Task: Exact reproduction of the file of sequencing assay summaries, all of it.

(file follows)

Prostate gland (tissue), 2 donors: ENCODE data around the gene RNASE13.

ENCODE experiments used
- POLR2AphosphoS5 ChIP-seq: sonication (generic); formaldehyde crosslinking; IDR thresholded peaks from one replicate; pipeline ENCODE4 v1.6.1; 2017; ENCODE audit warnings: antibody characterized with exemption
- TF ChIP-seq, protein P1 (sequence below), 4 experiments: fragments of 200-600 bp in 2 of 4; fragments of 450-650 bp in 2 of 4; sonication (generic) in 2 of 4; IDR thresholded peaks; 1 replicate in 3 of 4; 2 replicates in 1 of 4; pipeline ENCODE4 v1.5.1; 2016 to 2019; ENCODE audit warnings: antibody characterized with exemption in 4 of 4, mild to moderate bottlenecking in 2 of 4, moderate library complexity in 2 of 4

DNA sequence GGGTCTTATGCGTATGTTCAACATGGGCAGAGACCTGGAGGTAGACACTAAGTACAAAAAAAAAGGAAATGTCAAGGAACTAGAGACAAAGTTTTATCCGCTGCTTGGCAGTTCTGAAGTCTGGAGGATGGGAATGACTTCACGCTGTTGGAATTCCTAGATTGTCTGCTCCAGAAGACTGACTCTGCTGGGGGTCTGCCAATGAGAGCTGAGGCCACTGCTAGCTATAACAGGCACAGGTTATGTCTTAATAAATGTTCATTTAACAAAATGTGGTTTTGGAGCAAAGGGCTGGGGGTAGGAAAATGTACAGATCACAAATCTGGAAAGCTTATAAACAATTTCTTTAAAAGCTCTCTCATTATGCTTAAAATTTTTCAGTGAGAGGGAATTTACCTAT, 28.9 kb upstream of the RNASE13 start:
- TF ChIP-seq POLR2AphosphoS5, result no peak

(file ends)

Prostate gland (tissue), 2 donors: ENCODE data around the gene RNASE13.

ENCODE experiments used
- POLR2AphosphoS5 ChIP-seq: sonication (generic); formaldehyde crosslinking; IDR thresholded peaks from one replicate; pipeline ENCODE4 v1.6.1; 2017; ENCODE audit warnings: antibody characterized with exemption
- TF ChIP-seq, protein P1 (sequence below), 4 experiments: fragments of 200-600 bp in 2 of 4; fragments of 450-650 bp in 2 of 4; sonication (generic) in 2 of 4; IDR thresholded peaks; 1 replicate in 3 of 4; 2 replicates in 1 of 4; pipeline ENCODE4 v1.5.1; 2016 to 2019; ENCODE audit warnings: antibody characterized with exemption in 4 of 4, mild to moderate bottlenecking in 2 of 4, moderate library complexity in 2 of 4

DNA sequence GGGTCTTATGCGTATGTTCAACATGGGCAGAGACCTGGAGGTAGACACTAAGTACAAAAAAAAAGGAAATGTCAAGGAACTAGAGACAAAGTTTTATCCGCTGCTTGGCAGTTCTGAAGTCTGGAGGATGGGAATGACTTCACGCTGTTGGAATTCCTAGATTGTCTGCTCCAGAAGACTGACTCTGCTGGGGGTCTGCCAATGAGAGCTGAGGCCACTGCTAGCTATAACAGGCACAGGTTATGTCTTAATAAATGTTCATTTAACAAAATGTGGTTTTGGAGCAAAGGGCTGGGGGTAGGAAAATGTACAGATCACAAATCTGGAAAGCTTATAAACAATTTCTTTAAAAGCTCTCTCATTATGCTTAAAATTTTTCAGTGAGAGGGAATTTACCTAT, 28.9 kb upstream of the RNASE13 start:
- TF ChIP-seq POLR2AphosphoS5, result no peak